Free Humanity

posted by – 04/24/14 @ 11:16am

On a recent trip to Los Angeles, I was walking through the downtown area when a utility box caught my eye. Usually, utility boxes are plain and uninspiring – one might even say they’re an eyesore – but this one was different. Each of the four sides of the box were colorfully stenciled with artworks that made religious references.

One side was a portrait of Audrey Hepburn wearing what seemed to be a multi-colored hijab. Another side of the box featured a portrait of the Virgin Mary holding paintbrushes and a can of spray paint. A third side featured red, blue, and green letters that spelled out, “The Miracle is not to walk on water but to Walk on the Green Earth.” The last side was a picture of a hand holding a lotus flower with a diamond growing out of it.

I’m not sure quite what to make of this utility box, but it’s certainly got me thinking about world religions and American culture. Hepburn was not only an actress and American icon, she was a generous philanthropist and an advocate for peace. Showing an American sweetheart in a hijab distorts some of the assumptions about Muslims and violence that have been increasingly prevalent post-9/11.

In a sense, seeing a heroine of the Christian faith portrayed as a street artist reminded me that Christianity was once a subversive peace movement. Maybe it’s suggesting that creating street art is the new way of prophesying peace?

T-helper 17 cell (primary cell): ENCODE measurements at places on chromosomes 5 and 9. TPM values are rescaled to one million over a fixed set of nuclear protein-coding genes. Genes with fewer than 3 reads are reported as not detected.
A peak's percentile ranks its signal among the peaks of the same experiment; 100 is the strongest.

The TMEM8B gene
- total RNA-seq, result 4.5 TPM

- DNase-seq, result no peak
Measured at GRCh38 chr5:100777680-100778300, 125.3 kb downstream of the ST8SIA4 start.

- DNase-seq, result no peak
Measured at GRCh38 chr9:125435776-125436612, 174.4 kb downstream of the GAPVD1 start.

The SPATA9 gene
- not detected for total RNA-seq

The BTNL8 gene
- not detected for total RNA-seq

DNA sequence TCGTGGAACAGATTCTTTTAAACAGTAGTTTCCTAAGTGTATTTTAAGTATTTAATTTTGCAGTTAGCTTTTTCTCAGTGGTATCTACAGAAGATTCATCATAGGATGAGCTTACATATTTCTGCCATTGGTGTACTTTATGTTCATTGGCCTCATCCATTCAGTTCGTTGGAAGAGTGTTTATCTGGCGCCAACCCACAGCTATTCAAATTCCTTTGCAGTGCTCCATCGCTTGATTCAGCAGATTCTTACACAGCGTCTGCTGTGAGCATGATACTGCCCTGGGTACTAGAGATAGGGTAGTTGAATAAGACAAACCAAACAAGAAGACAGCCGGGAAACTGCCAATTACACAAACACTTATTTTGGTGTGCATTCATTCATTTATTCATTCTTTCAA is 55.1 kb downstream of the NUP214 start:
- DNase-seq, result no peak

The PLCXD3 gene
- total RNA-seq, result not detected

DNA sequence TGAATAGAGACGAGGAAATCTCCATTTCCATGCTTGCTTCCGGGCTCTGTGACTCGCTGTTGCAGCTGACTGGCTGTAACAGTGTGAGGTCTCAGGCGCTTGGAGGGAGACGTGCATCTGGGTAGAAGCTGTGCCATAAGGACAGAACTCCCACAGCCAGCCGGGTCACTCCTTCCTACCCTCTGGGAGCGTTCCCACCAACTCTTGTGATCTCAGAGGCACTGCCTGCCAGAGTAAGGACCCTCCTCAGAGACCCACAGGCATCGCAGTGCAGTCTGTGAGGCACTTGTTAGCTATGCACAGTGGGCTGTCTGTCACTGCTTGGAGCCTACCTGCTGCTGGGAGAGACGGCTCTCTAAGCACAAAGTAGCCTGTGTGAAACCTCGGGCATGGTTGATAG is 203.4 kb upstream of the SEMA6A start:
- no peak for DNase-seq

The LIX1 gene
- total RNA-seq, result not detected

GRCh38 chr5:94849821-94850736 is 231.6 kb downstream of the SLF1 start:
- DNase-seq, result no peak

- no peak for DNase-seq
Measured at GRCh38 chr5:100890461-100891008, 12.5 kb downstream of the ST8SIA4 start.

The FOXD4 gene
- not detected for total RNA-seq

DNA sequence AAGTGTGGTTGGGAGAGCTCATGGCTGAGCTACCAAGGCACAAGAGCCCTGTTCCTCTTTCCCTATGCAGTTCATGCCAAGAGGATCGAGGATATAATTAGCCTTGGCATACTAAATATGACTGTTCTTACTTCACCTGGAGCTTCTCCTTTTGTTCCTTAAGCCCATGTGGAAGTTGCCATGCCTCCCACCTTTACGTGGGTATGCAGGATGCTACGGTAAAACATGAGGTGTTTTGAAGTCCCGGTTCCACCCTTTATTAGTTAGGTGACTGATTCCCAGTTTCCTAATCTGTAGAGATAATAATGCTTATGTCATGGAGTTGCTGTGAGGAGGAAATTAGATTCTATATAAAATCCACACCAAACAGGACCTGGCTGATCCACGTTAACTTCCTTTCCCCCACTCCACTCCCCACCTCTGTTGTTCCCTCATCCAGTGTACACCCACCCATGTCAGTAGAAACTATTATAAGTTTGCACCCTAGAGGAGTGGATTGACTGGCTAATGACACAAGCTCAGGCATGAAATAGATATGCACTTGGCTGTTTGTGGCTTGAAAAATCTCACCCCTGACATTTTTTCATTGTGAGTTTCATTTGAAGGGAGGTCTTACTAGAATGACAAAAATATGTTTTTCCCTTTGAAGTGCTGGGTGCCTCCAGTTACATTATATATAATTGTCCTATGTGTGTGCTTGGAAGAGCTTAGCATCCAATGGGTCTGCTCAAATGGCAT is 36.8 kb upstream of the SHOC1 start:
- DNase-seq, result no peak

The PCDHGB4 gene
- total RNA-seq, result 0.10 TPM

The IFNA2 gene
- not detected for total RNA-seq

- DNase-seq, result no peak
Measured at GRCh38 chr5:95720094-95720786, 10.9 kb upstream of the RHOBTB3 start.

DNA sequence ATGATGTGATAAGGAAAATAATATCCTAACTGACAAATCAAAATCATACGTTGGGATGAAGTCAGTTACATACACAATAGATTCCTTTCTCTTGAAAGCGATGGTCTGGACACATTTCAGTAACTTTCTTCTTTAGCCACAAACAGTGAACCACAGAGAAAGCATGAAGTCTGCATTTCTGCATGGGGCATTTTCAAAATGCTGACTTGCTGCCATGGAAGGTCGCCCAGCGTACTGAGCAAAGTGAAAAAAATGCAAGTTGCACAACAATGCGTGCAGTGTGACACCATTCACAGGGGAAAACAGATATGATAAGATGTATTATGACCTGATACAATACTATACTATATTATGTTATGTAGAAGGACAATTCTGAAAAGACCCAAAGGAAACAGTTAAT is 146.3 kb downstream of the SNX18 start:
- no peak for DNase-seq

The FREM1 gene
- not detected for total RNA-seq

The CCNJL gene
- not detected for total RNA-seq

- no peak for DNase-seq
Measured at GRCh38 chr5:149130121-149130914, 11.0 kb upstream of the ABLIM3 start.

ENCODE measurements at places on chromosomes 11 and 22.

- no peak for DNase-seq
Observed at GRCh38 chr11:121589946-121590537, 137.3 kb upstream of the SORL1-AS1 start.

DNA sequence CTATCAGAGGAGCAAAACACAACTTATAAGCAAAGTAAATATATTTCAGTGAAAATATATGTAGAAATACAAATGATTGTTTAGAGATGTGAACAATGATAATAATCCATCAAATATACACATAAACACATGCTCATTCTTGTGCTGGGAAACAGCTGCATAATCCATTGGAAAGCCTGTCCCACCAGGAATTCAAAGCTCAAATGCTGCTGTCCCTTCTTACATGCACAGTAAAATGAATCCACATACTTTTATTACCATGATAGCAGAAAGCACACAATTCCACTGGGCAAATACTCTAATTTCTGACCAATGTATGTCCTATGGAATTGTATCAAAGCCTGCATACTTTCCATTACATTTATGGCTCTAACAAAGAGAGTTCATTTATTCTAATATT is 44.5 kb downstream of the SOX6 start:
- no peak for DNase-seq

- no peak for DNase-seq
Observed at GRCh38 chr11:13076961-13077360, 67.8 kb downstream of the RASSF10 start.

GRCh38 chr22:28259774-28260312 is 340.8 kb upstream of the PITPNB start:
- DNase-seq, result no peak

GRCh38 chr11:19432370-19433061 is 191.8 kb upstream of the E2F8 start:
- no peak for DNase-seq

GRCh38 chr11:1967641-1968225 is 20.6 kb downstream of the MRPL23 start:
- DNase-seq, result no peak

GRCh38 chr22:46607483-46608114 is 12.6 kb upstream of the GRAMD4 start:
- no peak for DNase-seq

The quote appears to reference Jesus’s miracle of walking on water. Walking on the earth would certainly have been the norm for people in Jesus’s day. But what about for us? I started to think about the last time I walked on something that wasn’t pavement or an indoor floor. I’m sorry to say that it’s been a while.

In Buddhist ideologies, the lotus flower commonly represents purity and enlightenment. But what does it mean when it’s paired with a diamond, a symbol of luxury?

After some googling, I discovered that the utility box was painted by the prominent Los Angeles street artist known as Free Humanity. He has many other artworks throughout LA and each one critiques or promotes different issues in American society. On his website, Free Humanity states that the mission behind his art is “Taking back the Humanity stolen from our minds by social manipulation and planting seeds of positivity through art and consciousness.”Although it’s a bit dogmatic, the activist art on the utility box struck a chord with me – and I suspect I’m not the only one.

Click here to learn more about Free Humanity.

 

 

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